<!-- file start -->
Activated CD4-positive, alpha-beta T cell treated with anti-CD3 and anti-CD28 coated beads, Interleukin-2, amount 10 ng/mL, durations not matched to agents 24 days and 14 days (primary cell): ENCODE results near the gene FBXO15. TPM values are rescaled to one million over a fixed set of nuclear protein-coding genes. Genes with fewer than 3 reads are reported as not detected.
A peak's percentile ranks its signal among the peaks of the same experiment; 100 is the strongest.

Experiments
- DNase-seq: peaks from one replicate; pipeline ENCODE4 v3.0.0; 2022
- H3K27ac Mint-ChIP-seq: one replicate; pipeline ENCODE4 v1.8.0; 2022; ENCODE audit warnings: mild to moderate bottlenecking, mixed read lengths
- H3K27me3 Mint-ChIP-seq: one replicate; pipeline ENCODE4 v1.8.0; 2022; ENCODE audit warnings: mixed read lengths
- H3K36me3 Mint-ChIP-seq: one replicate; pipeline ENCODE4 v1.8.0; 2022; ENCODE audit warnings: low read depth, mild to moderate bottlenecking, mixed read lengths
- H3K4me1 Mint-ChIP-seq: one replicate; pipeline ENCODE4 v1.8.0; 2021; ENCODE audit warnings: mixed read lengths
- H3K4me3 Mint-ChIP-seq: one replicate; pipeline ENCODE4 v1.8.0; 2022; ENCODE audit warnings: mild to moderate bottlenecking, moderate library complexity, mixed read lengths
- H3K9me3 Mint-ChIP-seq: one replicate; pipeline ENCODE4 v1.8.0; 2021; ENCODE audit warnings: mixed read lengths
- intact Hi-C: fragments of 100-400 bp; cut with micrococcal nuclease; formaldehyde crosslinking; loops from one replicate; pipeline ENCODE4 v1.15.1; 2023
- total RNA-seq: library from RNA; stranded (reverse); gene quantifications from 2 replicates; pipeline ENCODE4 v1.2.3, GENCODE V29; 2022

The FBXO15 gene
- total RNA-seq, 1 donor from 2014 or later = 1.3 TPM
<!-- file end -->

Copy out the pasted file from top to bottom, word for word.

Activated CD4-positive, alpha-beta T cell treated with anti-CD3 and anti-CD28 coated beads, Interleukin-2, amount 10 ng/mL, durations not matched to agents 24 days and 14 days (primary cell): ENCODE results near the gene FBXO15. TPM values are rescaled to one million over a fixed set of nuclear protein-coding genes. Genes with fewer than 3 reads are reported as not detected.
A peak's percentile ranks its signal among the peaks of the same experiment; 100 is the strongest.

Experiments
- DNase-seq: peaks from one replicate; pipeline ENCODE4 v3.0.0; 2022
- H3K27ac Mint-ChIP-seq: one replicate; pipeline ENCODE4 v1.8.0; 2022; ENCODE audit warnings: mild to moderate bottlenecking, mixed read lengths
- H3K27me3 Mint-ChIP-seq: one replicate; pipeline ENCODE4 v1.8.0; 2022; ENCODE audit warnings: mixed read lengths
- H3K36me3 Mint-ChIP-seq: one replicate; pipeline ENCODE4 v1.8.0; 2022; ENCODE audit warnings: low read depth, mild to moderate bottlenecking, mixed read lengths
- H3K4me1 Mint-ChIP-seq: one replicate; pipeline ENCODE4 v1.8.0; 2021; ENCODE audit warnings: mixed read lengths
- H3K4me3 Mint-ChIP-seq: one replicate; pipeline ENCODE4 v1.8.0; 2022; ENCODE audit warnings: mild to moderate bottlenecking, moderate library complexity, mixed read lengths
- H3K9me3 Mint-ChIP-seq: one replicate; pipeline ENCODE4 v1.8.0; 2021; ENCODE audit warnings: mixed read lengths
- intact Hi-C: fragments of 100-400 bp; cut with micrococcal nuclease; formaldehyde crosslinking; loops from one replicate; pipeline ENCODE4 v1.15.1; 2023
- total RNA-seq: library from RNA; stranded (reverse); gene quantifications from 2 replicates; pipeline ENCODE4 v1.2.3, GENCODE V29; 2022

The FBXO15 gene
- total RNA-seq, 1 donor from 2014 or later = 1.3 TPM